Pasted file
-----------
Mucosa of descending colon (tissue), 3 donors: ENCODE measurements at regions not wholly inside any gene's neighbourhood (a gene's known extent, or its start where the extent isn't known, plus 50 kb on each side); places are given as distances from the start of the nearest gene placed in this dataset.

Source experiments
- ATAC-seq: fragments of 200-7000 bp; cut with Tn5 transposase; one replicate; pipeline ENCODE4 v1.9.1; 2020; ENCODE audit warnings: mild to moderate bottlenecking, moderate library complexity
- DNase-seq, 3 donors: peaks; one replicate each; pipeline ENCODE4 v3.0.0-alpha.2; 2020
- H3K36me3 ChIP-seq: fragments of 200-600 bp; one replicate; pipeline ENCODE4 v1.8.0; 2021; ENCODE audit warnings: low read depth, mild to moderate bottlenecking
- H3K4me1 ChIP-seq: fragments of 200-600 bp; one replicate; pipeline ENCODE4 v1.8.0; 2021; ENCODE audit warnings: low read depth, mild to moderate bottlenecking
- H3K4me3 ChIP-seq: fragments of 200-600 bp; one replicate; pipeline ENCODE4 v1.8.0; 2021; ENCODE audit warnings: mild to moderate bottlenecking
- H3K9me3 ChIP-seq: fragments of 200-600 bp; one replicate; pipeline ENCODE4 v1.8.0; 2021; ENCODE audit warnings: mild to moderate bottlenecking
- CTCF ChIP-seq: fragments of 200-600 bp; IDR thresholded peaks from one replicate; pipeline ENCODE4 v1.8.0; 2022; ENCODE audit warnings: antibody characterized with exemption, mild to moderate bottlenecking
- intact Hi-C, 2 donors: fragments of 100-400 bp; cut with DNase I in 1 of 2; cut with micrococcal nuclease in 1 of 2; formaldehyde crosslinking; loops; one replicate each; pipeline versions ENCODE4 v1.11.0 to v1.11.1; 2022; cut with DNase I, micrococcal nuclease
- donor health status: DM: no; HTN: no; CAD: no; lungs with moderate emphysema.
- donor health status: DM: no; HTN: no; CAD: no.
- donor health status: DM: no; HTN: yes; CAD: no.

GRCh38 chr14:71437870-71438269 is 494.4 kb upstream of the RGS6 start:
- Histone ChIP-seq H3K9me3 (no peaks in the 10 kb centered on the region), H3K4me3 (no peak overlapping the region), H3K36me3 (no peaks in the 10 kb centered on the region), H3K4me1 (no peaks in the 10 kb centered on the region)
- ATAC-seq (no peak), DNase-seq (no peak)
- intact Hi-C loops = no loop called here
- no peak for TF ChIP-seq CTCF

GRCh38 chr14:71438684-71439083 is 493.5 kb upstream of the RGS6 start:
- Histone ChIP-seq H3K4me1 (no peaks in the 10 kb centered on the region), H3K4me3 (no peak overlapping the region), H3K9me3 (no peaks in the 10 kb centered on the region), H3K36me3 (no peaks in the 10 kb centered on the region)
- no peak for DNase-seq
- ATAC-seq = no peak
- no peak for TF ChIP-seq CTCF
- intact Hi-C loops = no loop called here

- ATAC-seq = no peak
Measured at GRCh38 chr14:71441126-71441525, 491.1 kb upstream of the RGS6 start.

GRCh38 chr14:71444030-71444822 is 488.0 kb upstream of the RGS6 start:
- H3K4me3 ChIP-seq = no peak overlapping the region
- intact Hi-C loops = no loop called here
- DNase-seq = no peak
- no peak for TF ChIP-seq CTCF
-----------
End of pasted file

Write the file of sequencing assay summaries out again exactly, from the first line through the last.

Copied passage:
Mucosa of descending colon (tissue), 3 donors: ENCODE measurements at regions not wholly inside any gene's neighbourhood (a gene's known extent, or its start where the extent isn't known, plus 50 kb on each side); places are given as distances from the start of the nearest gene placed in this dataset.

Source experiments
- ATAC-seq: fragments of 200-7000 bp; cut with Tn5 transposase; one replicate; pipeline ENCODE4 v1.9.1; 2020; ENCODE audit warnings: mild to moderate bottlenecking, moderate library complexity
- DNase-seq, 3 donors: peaks; one replicate each; pipeline ENCODE4 v3.0.0-alpha.2; 2020
- H3K36me3 ChIP-seq: fragments of 200-600 bp; one replicate; pipeline ENCODE4 v1.8.0; 2021; ENCODE audit warnings: low read depth, mild to moderate bottlenecking
- H3K4me1 ChIP-seq: fragments of 200-600 bp; one replicate; pipeline ENCODE4 v1.8.0; 2021; ENCODE audit warnings: low read depth, mild to moderate bottlenecking
- H3K4me3 ChIP-seq: fragments of 200-600 bp; one replicate; pipeline ENCODE4 v1.8.0; 2021; ENCODE audit warnings: mild to moderate bottlenecking
- H3K9me3 ChIP-seq: fragments of 200-600 bp; one replicate; pipeline ENCODE4 v1.8.0; 2021; ENCODE audit warnings: mild to moderate bottlenecking
- CTCF ChIP-seq: fragments of 200-600 bp; IDR thresholded peaks from one replicate; pipeline ENCODE4 v1.8.0; 2022; ENCODE audit warnings: antibody characterized with exemption, mild to moderate bottlenecking
- intact Hi-C, 2 donors: fragments of 100-400 bp; cut with DNase I in 1 of 2; cut with micrococcal nuclease in 1 of 2; formaldehyde crosslinking; loops; one replicate each; pipeline versions ENCODE4 v1.11.0 to v1.11.1; 2022; cut with DNase I, micrococcal nuclease
- donor health status: DM: no; HTN: no; CAD: no; lungs with moderate emphysema.
- donor health status: DM: no; HTN: no; CAD: no.
- donor health status: DM: no; HTN: yes; CAD: no.

GRCh38 chr14:71437870-71438269 is 494.4 kb upstream of the RGS6 start:
- Histone ChIP-seq H3K9me3 (no peaks in the 10 kb centered on the region), H3K4me3 (no peak overlapping the region), H3K36me3 (no peaks in the 10 kb centered on the region), H3K4me1 (no peaks in the 10 kb centered on the region)
- ATAC-seq (no peak), DNase-seq (no peak)
- intact Hi-C loops = no loop called here
- no peak for TF ChIP-seq CTCF

GRCh38 chr14:71438684-71439083 is 493.5 kb upstream of the RGS6 start:
- Histone ChIP-seq H3K4me1 (no peaks in the 10 kb centered on the region), H3K4me3 (no peak overlapping the region), H3K9me3 (no peaks in the 10 kb centered on the region), H3K36me3 (no peaks in the 10 kb centered on the region)
- no peak for DNase-seq
- ATAC-seq = no peak
- no peak for TF ChIP-seq CTCF
- intact Hi-C loops = no loop called here

- ATAC-seq = no peak
Measured at GRCh38 chr14:71441126-71441525, 491.1 kb upstream of the RGS6 start.

GRCh38 chr14:71444030-71444822 is 488.0 kb upstream of the RGS6 start:
- H3K4me3 ChIP-seq = no peak overlapping the region
- intact Hi-C loops = no loop called here
- DNase-seq = no peak
- no peak for TF ChIP-seq CTCF